A related benefit from USAs would be to re-instill in America a savings culture. Existing government programs crowd out private savings, transforming wealth accumulation by individuals into unfunded government promises, contributing to wealth inequality and financial instability. USAs would be both financial safety nets for all sorts of contingencies that can financially strain families and a way to build personal wealth when times are good. The goal is to allow families to have the “rainy day” funds in their own accounts to deal with a crisis, rather than depending on government. The entitlement mentality would be replaced with a savings-and-wealth mentality.
Tax Cuts 2.0
The majority of the provisions in the Tax Cuts and Jobs Act expire at the end of 2025, when taxes increase for most Americans. In addition to making these cuts permanent, Congress and the President should include USAs as part of any tax cuts package. USAs are about more than creating personal savings, but they will also help boost domestic investment and economic growth. USAs pair sound economic incentives with a strong political appeal.
The budgetary impact of USAs could be offset by reforms that reduce corporate subsidies in the tax code, like those for green energy, or cut wasteful and poorly targeted direct spending in other areas of the budget. Comprehensive tax reform should strive to be deficit-neutral, as large deficits make the long-term certainty of taxes staying low less likely.
Democrats in Congress have made income and wealth inequality their top issue of concern, and these accounts would do more to narrow the gap between rich and poor, while also fueling a stronger economy than any proposal we have heard from Congress or the presidential candidates.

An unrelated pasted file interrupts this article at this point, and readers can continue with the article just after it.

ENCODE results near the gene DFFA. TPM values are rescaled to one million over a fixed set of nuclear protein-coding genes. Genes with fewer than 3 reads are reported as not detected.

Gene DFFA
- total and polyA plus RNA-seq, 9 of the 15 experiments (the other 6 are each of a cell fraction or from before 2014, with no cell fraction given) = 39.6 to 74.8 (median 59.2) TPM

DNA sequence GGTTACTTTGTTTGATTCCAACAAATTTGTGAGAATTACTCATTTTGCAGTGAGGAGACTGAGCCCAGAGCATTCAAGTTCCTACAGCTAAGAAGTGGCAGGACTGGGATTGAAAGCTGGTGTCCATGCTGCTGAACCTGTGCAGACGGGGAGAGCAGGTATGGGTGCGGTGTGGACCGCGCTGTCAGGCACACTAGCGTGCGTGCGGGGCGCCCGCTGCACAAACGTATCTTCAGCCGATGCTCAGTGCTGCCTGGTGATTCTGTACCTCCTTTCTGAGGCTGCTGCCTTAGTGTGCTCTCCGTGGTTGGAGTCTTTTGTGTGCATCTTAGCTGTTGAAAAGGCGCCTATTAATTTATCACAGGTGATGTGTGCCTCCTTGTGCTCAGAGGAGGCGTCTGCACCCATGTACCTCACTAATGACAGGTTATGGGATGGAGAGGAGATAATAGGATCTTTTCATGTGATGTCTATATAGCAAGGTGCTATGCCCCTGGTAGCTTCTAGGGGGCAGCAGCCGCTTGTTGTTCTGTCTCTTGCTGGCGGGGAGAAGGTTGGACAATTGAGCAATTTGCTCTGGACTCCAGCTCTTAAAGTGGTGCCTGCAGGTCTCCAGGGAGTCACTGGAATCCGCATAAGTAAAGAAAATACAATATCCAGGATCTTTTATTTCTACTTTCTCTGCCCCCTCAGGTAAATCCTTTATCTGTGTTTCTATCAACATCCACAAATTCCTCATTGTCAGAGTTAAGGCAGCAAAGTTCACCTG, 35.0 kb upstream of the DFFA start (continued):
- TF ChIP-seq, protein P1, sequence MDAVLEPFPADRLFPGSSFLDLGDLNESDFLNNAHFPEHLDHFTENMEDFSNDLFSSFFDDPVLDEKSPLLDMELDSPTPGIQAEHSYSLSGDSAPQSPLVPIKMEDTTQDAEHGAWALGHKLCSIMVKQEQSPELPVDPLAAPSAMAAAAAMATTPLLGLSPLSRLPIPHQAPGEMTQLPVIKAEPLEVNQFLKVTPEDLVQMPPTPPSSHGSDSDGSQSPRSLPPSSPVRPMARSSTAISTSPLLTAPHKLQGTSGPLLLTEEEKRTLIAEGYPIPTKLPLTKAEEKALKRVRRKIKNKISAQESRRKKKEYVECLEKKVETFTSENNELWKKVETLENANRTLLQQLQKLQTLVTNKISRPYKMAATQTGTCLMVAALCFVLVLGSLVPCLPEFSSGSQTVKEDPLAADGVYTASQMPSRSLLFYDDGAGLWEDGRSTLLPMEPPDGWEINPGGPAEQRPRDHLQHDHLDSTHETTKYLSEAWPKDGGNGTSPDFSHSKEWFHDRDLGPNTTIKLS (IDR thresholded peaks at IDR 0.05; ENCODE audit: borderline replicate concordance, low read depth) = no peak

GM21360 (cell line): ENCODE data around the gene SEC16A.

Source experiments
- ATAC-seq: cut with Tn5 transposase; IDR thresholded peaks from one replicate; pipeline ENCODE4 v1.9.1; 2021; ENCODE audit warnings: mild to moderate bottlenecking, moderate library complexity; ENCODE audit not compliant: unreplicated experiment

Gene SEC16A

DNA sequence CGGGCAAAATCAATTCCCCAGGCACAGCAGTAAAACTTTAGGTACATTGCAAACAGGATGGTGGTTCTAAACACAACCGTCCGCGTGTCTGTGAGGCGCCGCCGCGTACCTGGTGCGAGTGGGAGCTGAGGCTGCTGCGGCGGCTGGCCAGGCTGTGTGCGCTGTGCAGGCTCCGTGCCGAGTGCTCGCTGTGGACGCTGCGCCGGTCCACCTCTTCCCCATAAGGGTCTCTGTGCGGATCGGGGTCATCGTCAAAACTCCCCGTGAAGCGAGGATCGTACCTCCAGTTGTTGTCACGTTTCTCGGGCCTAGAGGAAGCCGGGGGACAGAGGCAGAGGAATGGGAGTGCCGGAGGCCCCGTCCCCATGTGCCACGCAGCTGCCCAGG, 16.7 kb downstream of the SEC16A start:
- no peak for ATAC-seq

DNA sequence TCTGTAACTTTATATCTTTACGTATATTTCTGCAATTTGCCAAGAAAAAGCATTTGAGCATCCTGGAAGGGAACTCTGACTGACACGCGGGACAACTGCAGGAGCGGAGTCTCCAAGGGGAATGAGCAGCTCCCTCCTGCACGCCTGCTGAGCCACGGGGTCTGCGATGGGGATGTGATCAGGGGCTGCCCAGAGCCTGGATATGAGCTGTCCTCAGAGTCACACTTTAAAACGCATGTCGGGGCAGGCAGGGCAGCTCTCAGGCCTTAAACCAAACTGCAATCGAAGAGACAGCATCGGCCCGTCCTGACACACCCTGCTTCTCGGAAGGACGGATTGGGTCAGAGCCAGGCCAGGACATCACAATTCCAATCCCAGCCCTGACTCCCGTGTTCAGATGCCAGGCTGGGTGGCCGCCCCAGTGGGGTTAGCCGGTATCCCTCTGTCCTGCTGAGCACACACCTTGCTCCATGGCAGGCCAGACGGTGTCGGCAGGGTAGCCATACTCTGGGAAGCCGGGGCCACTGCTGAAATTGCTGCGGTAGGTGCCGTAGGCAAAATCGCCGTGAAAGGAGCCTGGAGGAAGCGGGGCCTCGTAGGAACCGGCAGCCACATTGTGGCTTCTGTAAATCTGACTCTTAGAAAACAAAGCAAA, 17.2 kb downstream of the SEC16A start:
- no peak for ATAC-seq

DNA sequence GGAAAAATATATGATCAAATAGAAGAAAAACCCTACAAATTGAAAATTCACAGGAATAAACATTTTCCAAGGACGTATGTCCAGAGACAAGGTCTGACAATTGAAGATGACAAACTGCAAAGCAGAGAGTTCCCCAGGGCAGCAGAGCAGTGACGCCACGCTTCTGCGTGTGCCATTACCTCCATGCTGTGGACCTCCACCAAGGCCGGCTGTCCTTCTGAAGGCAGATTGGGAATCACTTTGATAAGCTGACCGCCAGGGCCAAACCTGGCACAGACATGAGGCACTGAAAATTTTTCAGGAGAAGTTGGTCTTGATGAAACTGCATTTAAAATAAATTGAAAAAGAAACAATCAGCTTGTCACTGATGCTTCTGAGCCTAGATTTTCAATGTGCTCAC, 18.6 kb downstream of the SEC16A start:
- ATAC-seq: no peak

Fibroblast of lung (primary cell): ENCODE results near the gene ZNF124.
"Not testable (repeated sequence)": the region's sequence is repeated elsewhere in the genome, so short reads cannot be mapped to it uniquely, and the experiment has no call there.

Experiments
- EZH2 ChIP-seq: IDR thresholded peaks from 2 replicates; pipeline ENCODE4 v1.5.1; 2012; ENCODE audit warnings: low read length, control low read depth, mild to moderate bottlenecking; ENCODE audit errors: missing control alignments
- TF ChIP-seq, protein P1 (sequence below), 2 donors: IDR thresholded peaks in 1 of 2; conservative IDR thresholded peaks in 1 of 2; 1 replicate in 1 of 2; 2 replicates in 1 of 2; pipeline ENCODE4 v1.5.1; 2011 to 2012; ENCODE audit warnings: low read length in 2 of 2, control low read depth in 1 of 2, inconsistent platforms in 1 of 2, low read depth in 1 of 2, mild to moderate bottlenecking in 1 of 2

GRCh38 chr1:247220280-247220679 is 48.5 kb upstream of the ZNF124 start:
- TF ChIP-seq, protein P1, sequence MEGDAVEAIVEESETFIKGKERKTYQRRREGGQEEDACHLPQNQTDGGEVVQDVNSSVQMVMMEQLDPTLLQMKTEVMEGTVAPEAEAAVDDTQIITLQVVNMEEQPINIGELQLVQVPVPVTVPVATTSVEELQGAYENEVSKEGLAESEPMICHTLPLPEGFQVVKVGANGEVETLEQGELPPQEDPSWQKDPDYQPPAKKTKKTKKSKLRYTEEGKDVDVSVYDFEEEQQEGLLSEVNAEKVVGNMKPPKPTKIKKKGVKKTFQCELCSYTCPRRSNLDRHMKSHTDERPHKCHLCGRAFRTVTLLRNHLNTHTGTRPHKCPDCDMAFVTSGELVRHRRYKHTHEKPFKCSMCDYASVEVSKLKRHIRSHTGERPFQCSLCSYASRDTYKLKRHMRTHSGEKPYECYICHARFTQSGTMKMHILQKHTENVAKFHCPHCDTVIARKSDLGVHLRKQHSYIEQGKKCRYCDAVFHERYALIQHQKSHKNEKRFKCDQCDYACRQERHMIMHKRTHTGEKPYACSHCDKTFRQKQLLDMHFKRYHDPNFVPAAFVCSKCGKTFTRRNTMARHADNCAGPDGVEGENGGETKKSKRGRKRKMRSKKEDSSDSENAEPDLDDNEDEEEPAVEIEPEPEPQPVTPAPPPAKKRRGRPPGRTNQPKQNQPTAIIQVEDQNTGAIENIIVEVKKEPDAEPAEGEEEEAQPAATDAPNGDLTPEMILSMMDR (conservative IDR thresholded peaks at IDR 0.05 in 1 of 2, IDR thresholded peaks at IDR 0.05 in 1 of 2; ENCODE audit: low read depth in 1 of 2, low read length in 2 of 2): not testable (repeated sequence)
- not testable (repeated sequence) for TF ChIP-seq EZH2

Families could tap their USAs, without penalty, to pay for emergency medical expenses, school tuition, starting a new business, or buying a home. The plan would add to national savings and self-sufficiency, not subtract from it—as most government programs do.
USAs can also be easily targeted to lower- and middle-income Americans, thus negating misguided and misleading claims of “tax cuts for the rich.” Because these accounts are voluntary, families that do not wish to participate because of short-term financial stress would not have to. Our hope is that the accounts would allow tens of millions of Americans see the benefits of saving money, owning stock, and tapping the power of compound interest.
Adam N. Michel is Policy Analyst in the Thomas A. Roe Institute for Economic Policy Studies, of the Institute for Economic Freedom, at The Heritage Foundation. Stephen Moore is the Distinguished Visiting Fellow for Project Economic Growth, of the Institute for Economic Freedom.